Sunday, April 15, 2012

Jungles and Tornadoes, or just another Spring day in Oklahoma

Rock me, baby!
I was moping around yesterday morning, feeling sorry for my spoiled self.  It was overcast, threatening rain and tornadoes; and the storms, real and predicted, were the ruling topic of the weekend.  I call myself spoiled because I've played outside every weekend of this year, as if I have no responsibilities other than to hop on rocks.

Know anyone that would like a friendly rat?
My playground friends and I had been storm tracking on the weather sites - News9,, NOAA, newsok, etc.  The weekend forecast was being analyzed and broken down by hourly increments.  Would we have time to go somewhere to play?  Would we have time to come back and grab the furries and load them up in the car and try to outrun the storms?  (Not that I am recommending this, but I don't know what shelter might allow me to bring the 3 dogs, 2 cats, a rat, and a duck that are currently living at my house.)  The chances kept dropping like the barometric pressure.

I drowned my sorrows in my coffee mug at The Red Cup.  I looked prepared for the day in my new, one-size-too-big-but-they-had-every-size-but-mine-and-I-wanted-the-red-ones rain boots, with my "cranky" socks with a big hole in the heel.  My jeans were rolled up and my gray hoodie was going to keep me cozy and warm.  Too warm - it was steamy-muggy.  I might have looked prepared on the outside, but on the inside I was fighting it.  Why couldn't this stuff happen on a weekday?

Friends rolled in and out of the Cup while I sulked.  One cheery friend pedaled over on her bicycle.  Her camping trip for the weekend had been cancelled, but she said that she was already "making lemonade" out of her now-free day.  Darn cheery people on a gray day.  Didn't she know that the sun gods were supposed to bail me out, like they usually do?  They were there last weekend when I did my first outdoor climbing trip at Quartz Mountain; even as we could see the rain streak past, but it didn't see us on the side of the granite wall.  They've been there on numerous trips to hike in the Wichitas.  Maybe those are only mountain sun gods.  Guess I need to make Facebook friends with the other sun gods and "like" their banal posts about what they are eating or where they have checked in. 

The topic of conversation makes a turn like a hook-echo and suddenly we're discussing gardens and yardwork.  One friend tells us about the jungle in her backyard that is getting so bad that she fears it might swallow her 3 1/2-year old child.  She said that the worse it gets, the more she tries to ignore it.  All it does is inspire her to work harder on beautifying the front yard (which is gorgeous, by the way).  We start planning a progressive garden gnome party, and suddenly my day brightens.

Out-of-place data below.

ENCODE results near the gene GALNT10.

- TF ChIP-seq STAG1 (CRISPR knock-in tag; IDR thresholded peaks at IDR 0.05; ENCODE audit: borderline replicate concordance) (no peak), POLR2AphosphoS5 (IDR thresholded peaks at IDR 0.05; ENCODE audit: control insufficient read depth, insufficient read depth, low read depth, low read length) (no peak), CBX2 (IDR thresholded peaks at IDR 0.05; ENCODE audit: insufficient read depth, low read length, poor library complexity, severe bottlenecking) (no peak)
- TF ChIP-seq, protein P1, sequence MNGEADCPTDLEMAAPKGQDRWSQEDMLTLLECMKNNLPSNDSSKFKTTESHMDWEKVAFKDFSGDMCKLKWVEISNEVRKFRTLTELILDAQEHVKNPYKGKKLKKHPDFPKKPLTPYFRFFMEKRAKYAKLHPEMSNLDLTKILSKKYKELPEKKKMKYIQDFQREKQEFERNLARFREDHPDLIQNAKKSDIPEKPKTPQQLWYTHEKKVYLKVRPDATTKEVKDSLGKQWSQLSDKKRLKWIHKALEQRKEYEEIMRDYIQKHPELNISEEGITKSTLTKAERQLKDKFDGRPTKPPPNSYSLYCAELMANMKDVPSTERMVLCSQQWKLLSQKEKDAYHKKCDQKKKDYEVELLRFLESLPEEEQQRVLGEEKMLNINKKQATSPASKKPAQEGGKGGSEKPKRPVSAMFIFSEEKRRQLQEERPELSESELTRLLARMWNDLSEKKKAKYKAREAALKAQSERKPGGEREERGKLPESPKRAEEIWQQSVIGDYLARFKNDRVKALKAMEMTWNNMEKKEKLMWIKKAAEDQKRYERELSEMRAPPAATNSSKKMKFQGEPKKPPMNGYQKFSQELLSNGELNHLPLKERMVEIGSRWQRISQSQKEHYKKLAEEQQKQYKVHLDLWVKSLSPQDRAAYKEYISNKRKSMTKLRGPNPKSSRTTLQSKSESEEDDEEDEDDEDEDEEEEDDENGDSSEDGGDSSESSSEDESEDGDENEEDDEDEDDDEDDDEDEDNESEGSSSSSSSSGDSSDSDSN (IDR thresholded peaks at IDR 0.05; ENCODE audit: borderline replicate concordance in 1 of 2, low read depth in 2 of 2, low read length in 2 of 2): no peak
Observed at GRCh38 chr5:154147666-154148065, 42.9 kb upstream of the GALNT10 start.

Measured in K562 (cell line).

Definitely "Before"
One machete, two weed-eaters, three friends, and four hours later the jungle has been tamed.  She really wasn't kidding.  This jungle could have easily sucked up a small child into its vortex - maybe even a couple of adults.  She had only mentioned how the grass was up to her son's shoulders.  What she failed to mention was the forest of volunteer trees wrapped in vines and hairy vetch.

While we worked, the wind gusted around us and the clouds blew past.  Occasionally, I would wonder what time the bad weather was supposed to hit.  The various weather experts had different opinions, even on the same sites.  I figured that we would hear the tornado sirens if it got really bad.  We continued to hack away until the jungle became a backyard again.

By the time we were done, seeds were already being planted in the mind to make a community garden.  The soil was rich from the vetch and other plants, and new compost was already being formed with the growth that was removed.  The former raised-bed hoophouse would make a great chicken coop (don't tell the city!).  The used-to-be jungle now had mulberry trees that could breathe again, with the vines cut and unwound from their trunks and branches.  Some pecan and oak trees remained to provide a green barrier from the sounds of the car wash on the other side of the fence.  There were several park benches that were spared from the dump when a mega-chain store axed the deli area.  The yard is now ready for summer dance parties.  I might even invite the sun gods.

Needless to say, four hours with a machete was all I needed to bring me out of a tornado-induced slump.  Or, maybe, it was the company of friends with nothing better to do on a stormy day than to organize an impromptu help-a-neighbor event.  It wouldn't have happened without the threat of violent weather.  Thank you, Oklahoma, for bringing me this gray day with some great people.  Looks like we made lemonade, after all.

Saving the mulberries, one twisty vine at a time
Water brought to you by Clouds, Current made extra fast by the courtesy of Wind, and Happy Toes made possible by Sunshine.
P.S. - In case you were worried, the sun gods and I kissed and made up.  I thanked the cloud and rain gods for filling the river, the wind gods for pushing my kayak downstream, and the sun gods for forgiving me for losing faith, just because I couldn't see them for a day.  All is right with the world again!

1 comment:

  1. Great writing, Nancy Pants!

    If the lemonade ever tastes sour, you can also stuff the lemons down your shirt to make your boobs look bigger.

    Southern Sister misses her Garden Goddess.